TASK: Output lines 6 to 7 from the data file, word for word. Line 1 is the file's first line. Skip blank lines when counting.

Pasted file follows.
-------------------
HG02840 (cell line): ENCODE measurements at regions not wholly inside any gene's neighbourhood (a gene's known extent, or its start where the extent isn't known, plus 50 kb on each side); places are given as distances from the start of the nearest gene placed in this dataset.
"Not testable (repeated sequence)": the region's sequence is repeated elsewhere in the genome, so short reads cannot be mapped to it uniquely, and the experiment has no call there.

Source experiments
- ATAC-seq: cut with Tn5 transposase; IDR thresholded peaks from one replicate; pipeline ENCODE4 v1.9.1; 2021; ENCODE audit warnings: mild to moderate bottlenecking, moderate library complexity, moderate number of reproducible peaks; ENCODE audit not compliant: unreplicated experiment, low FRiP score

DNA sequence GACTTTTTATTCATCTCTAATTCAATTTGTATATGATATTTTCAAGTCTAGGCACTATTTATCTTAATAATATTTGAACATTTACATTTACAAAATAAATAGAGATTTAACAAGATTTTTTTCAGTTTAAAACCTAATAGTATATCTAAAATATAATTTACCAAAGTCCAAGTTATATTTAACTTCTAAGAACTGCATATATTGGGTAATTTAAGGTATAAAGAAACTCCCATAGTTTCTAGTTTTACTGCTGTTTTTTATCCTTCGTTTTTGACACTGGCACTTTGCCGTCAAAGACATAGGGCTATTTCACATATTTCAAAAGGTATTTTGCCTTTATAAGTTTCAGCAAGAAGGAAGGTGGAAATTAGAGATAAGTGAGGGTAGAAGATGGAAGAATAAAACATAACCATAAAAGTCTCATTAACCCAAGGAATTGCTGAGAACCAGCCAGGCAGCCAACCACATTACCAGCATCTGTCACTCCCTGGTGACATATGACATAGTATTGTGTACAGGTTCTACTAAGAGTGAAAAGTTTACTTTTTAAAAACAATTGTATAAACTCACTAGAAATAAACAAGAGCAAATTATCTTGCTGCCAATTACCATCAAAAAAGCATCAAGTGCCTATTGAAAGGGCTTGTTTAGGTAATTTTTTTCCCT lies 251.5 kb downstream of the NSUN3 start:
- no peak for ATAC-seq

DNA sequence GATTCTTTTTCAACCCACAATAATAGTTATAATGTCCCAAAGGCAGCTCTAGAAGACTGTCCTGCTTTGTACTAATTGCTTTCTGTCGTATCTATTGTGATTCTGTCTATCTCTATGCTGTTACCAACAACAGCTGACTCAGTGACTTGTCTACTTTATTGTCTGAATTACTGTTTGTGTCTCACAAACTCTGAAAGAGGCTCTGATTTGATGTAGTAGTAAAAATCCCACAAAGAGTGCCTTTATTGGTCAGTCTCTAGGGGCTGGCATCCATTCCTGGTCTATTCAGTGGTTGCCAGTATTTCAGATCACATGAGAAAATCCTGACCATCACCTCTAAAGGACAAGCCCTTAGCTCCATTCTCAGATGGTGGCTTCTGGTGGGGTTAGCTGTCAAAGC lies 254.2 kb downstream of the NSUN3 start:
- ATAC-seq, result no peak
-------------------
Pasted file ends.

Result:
- no peak for ATAC-seq

DNA sequence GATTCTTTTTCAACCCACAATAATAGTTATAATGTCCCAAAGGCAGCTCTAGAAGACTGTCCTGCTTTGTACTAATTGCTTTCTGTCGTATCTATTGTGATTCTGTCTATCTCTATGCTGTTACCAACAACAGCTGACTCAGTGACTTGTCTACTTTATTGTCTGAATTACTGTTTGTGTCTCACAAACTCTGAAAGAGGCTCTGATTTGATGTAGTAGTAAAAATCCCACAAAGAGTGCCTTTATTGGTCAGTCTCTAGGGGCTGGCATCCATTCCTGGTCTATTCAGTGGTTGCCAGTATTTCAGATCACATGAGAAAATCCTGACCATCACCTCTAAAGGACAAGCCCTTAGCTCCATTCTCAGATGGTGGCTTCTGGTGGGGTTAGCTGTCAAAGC lies 254.2 kb downstream of the NSUN3 start: